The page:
POLITICS
10/13/2014 12:45 pm ET Updated Dec 06, 2017

Bio-Disaster Hospital Preparedness Program Has Been Cut 50 Percent Since 2003

Bloomberg via Getty Images

WASHINGTON -- Amid panic over the Ebola epidemic in West Africa and a second diagnosis in the United States, lawmakers are renewing efforts to bolster biomedical research funding and disaster preparedness.

On Monday, Sen. Bob Casey (D-Pa.) joined the chorus, urging for more money to be spent on a federal program designed to improve hospital care in the case of a pandemic. In a letter to the chair and ranking member of the Senate Appropriations Committee, Casey called for reinforcing the Hospital Preparedness Program, a state-federal cooperative administered by the Department of Health and Human Services.

"The news that a nurse who treated the Ebola patient in Texas has now become infected with the virus herself highlights the need for ongoing training and education for health care workers and drills and exercises for hospitals. Without an ongoing commitment to preparing for these events, and the funding to support training activities, we cannot adequately ensure that our health system is ready for Ebola or any other emergency," Casey wrote. "Any response to a serious threat such as Ebola must include input from public health officials, hospitals, community health care providers, emergency responders and others. We must do all we can to promote full collaboration and appropriate planning in order to ensure a robust response, including funding HPP."

The Hospital Preparedness Program had been funded at $358 million in fiscal year 2013, but that level was reduced to $255 million thanks to sequestration. It hasn’t yet recovered, and Casey wants the program funded at $375 million in FY 2015.

hpp funding by year

The program was established after 9/11 as a means for dealing with a large-scale bio-disaster. But as time moved on, so too did funding -- the program now receives less than half of the funds it did at its peak in 2003. Officials at the National Center for Disaster Preparedness have warned that the funding shortfall has created a vulnerability. Dr. Irwin Redlener, who directs the center, said there are only four hospitals in the U.S. “at a very high level of readiness” to care for patients with potentially lethal diseases like Ebola.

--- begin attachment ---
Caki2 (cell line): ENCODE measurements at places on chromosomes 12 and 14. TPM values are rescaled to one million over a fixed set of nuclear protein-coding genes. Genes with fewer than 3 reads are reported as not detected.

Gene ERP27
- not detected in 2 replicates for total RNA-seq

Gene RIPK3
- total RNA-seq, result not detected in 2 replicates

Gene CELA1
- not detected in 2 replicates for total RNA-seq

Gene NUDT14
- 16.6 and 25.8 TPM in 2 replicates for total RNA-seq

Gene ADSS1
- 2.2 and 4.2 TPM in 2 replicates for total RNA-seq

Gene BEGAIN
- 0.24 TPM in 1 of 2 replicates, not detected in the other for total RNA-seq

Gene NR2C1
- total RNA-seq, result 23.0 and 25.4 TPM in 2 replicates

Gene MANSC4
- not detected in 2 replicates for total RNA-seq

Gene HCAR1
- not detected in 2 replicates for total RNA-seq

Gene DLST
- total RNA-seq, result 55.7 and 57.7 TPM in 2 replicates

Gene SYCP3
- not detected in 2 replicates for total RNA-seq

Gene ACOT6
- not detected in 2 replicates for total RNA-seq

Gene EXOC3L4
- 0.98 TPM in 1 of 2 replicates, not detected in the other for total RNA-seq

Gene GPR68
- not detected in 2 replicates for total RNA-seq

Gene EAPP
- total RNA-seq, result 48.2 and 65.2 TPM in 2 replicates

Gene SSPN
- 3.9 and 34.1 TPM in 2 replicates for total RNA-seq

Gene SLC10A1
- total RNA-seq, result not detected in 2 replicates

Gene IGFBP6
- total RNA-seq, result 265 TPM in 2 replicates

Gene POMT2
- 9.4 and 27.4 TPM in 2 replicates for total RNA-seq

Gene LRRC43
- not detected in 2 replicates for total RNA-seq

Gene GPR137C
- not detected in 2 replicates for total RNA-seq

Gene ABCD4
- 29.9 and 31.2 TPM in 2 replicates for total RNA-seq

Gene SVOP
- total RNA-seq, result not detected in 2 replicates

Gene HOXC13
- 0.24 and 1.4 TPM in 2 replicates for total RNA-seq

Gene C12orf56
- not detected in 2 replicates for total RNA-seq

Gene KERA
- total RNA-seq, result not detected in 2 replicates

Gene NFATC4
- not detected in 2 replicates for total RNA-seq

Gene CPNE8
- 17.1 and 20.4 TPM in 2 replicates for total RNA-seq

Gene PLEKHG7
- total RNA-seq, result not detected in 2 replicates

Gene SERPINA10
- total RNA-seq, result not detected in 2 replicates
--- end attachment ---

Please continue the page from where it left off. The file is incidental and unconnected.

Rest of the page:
In an interview with the Huffington Post, Dr. Francis Collins, the head of the National Institutes of Health, noted that any hospital with an isolation ward could treat an Ebola patient, since the disease is transmitted only through direct contact with bodily fluids or objects contaminated with the virus. “It’s not so much a matter of facilities,” he said.

Rather, the biggest hurdle is training nurses and health professionals in how to properly handle a contagious patient. The Hospital Preparedness Program assists with this sort of training in the face of public health crises.

In his letter, Casey made the case that the program needs more direct funding not just to help with Ebola, but to prepare for future epidemics:

The Hospital Preparedness Program is a critical tool in bolstering the ability of our Nation’s hospitals to respond to a wide variety of public health threats, including emerging infectious diseases such as Ebola or a new strain of influenza. This program supports hospitals and other stakeholders engaged in planning for a public health emergency, providing dedicated resources for training staff and running drills and exercises. Practicing for these scenarios - learning how to safely don and remove personal protective equipment (PPE), establishing appropriate isolation protocols, and ensuring readiness from the first moments of a response through the end of the emergency and a return to normal operations - are all a part of the Hospital Preparedness Program's goals.

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